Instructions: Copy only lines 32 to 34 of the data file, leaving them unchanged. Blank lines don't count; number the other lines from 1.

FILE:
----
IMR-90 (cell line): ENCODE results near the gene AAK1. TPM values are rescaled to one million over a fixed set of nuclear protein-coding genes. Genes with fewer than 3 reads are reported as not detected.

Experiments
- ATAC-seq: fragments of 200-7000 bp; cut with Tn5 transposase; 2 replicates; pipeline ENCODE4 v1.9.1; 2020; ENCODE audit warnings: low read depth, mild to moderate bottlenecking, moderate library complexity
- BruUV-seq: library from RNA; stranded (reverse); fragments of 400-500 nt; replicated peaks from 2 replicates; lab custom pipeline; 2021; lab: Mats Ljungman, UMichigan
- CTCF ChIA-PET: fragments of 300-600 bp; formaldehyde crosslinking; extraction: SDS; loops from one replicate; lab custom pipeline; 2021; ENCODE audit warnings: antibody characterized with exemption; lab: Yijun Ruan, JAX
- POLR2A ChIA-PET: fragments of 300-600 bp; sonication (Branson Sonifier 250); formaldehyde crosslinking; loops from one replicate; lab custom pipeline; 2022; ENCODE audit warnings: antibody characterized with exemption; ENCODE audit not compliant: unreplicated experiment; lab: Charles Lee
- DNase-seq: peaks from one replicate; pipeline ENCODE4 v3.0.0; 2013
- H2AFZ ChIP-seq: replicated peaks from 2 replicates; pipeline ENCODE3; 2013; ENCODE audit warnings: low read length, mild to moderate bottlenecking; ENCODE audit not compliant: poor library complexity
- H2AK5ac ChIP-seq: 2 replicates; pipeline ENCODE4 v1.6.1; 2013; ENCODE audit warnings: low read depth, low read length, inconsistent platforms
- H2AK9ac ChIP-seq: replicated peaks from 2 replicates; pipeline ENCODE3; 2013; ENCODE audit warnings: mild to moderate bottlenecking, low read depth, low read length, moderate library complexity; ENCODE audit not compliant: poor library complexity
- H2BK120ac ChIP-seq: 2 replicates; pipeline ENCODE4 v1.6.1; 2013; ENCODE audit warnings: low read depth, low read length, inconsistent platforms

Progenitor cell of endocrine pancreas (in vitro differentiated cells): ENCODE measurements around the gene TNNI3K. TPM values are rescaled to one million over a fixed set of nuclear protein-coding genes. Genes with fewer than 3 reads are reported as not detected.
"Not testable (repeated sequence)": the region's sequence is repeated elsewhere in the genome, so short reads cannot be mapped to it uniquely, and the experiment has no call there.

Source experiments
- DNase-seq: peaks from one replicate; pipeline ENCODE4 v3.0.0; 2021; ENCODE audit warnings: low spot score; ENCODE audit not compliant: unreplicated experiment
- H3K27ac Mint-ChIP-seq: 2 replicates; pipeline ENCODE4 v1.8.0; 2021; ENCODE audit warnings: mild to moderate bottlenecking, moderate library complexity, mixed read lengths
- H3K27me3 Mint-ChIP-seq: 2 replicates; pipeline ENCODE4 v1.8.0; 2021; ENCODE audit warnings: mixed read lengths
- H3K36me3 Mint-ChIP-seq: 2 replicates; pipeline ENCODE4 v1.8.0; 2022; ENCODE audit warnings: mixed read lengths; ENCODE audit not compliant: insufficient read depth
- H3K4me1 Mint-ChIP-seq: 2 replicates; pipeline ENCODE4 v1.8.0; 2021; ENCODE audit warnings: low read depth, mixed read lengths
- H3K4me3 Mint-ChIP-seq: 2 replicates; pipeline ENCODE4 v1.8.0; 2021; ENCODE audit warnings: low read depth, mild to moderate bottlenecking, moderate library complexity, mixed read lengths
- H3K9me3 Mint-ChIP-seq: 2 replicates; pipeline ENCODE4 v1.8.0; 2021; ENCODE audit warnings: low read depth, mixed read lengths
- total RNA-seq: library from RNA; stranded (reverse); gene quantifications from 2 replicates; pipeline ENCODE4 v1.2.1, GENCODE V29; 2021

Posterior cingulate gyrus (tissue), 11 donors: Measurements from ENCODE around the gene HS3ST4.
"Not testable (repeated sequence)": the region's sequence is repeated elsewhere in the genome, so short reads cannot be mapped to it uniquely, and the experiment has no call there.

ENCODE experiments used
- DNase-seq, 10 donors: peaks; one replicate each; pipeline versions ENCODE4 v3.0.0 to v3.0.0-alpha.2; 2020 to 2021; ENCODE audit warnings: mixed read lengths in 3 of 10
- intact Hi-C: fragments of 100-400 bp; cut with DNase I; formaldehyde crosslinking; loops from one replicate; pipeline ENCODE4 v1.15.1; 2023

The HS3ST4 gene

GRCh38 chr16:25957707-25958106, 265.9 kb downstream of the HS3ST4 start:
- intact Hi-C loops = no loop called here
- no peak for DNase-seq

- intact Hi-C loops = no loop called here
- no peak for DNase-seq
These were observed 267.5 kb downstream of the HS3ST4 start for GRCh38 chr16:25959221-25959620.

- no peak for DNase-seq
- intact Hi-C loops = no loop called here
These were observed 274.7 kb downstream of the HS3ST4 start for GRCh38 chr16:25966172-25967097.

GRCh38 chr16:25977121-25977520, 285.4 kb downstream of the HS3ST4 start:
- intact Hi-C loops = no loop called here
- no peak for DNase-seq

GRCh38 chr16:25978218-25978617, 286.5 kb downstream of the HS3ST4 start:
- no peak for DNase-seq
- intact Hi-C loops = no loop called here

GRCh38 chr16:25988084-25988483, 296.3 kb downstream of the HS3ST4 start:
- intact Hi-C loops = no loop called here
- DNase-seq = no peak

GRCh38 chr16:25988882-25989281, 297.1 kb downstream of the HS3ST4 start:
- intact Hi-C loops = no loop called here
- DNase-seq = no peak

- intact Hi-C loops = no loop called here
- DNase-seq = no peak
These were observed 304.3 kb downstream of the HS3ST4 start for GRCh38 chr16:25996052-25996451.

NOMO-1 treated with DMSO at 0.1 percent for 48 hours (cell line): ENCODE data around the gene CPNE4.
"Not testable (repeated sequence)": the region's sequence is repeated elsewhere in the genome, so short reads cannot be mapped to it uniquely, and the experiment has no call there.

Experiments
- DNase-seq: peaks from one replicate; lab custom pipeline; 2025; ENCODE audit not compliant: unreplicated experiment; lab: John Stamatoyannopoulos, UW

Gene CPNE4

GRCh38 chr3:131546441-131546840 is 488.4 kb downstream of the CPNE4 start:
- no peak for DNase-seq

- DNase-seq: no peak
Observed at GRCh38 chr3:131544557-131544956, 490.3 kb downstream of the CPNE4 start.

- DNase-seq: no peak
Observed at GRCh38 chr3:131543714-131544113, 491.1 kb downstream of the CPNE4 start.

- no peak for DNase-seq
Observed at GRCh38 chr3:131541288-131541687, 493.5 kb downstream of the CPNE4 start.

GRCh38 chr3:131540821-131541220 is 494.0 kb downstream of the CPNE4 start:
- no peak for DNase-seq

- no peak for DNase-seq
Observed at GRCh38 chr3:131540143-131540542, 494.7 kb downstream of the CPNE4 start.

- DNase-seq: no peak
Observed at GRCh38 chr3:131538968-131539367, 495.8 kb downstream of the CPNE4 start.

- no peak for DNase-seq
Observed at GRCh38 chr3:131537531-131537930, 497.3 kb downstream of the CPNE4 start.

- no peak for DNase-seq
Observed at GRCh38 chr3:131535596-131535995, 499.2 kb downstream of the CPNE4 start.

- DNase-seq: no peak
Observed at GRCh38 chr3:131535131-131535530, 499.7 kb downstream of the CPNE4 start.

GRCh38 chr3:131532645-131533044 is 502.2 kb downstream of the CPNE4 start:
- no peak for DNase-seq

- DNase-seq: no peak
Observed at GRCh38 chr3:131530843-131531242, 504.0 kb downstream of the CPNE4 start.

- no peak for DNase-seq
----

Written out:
- intact Hi-C loops = no loop called here
- no peak for DNase-seq
These were observed 267.5 kb downstream of the HS3ST4 start for GRCh38 chr16:25959221-25959620.